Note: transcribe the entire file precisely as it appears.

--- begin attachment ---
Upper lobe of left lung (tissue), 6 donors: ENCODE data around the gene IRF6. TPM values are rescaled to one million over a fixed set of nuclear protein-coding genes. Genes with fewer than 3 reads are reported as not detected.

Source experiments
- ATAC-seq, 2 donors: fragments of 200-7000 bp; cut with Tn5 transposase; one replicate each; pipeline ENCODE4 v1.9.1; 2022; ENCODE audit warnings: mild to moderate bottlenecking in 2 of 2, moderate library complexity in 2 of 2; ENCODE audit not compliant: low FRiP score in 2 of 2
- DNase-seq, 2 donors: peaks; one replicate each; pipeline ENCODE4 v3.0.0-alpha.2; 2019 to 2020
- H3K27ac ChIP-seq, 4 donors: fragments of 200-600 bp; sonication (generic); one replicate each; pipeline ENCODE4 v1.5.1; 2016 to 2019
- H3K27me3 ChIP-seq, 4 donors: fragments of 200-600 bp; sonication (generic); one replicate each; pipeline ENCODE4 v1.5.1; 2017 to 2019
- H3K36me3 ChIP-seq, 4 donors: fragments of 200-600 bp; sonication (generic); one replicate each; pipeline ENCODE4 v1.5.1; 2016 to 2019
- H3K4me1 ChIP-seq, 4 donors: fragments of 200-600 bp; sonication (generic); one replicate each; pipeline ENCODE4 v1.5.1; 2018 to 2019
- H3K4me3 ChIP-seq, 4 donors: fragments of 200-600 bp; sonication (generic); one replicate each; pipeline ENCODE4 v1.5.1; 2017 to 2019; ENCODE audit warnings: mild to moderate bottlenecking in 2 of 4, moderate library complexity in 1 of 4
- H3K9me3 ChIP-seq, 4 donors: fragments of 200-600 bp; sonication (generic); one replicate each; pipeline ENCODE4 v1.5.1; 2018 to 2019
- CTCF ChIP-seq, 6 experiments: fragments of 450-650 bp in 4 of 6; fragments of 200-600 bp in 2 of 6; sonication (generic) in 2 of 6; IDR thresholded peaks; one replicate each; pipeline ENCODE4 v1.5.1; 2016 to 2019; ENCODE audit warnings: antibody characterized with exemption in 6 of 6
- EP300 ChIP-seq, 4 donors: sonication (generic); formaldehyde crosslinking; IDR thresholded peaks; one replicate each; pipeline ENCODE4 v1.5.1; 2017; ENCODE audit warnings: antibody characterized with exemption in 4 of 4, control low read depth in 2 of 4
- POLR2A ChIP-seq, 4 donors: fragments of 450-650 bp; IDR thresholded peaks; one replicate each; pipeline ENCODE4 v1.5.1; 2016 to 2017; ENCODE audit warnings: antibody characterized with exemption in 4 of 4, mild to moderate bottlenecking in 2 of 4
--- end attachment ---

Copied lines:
Upper lobe of left lung (tissue), 6 donors: ENCODE data around the gene IRF6. TPM values are rescaled to one million over a fixed set of nuclear protein-coding genes. Genes with fewer than 3 reads are reported as not detected.

Source experiments
- ATAC-seq, 2 donors: fragments of 200-7000 bp; cut with Tn5 transposase; one replicate each; pipeline ENCODE4 v1.9.1; 2022; ENCODE audit warnings: mild to moderate bottlenecking in 2 of 2, moderate library complexity in 2 of 2; ENCODE audit not compliant: low FRiP score in 2 of 2
- DNase-seq, 2 donors: peaks; one replicate each; pipeline ENCODE4 v3.0.0-alpha.2; 2019 to 2020
- H3K27ac ChIP-seq, 4 donors: fragments of 200-600 bp; sonication (generic); one replicate each; pipeline ENCODE4 v1.5.1; 2016 to 2019
- H3K27me3 ChIP-seq, 4 donors: fragments of 200-600 bp; sonication (generic); one replicate each; pipeline ENCODE4 v1.5.1; 2017 to 2019
- H3K36me3 ChIP-seq, 4 donors: fragments of 200-600 bp; sonication (generic); one replicate each; pipeline ENCODE4 v1.5.1; 2016 to 2019
- H3K4me1 ChIP-seq, 4 donors: fragments of 200-600 bp; sonication (generic); one replicate each; pipeline ENCODE4 v1.5.1; 2018 to 2019
- H3K4me3 ChIP-seq, 4 donors: fragments of 200-600 bp; sonication (generic); one replicate each; pipeline ENCODE4 v1.5.1; 2017 to 2019; ENCODE audit warnings: mild to moderate bottlenecking in 2 of 4, moderate library complexity in 1 of 4
- H3K9me3 ChIP-seq, 4 donors: fragments of 200-600 bp; sonication (generic); one replicate each; pipeline ENCODE4 v1.5.1; 2018 to 2019
- CTCF ChIP-seq, 6 experiments: fragments of 450-650 bp in 4 of 6; fragments of 200-600 bp in 2 of 6; sonication (generic) in 2 of 6; IDR thresholded peaks; one replicate each; pipeline ENCODE4 v1.5.1; 2016 to 2019; ENCODE audit warnings: antibody characterized with exemption in 6 of 6
- EP300 ChIP-seq, 4 donors: sonication (generic); formaldehyde crosslinking; IDR thresholded peaks; one replicate each; pipeline ENCODE4 v1.5.1; 2017; ENCODE audit warnings: antibody characterized with exemption in 4 of 4, control low read depth in 2 of 4
- POLR2A ChIP-seq, 4 donors: fragments of 450-650 bp; IDR thresholded peaks; one replicate each; pipeline ENCODE4 v1.5.1; 2016 to 2017; ENCODE audit warnings: antibody characterized with exemption in 4 of 4, mild to moderate bottlenecking in 2 of 4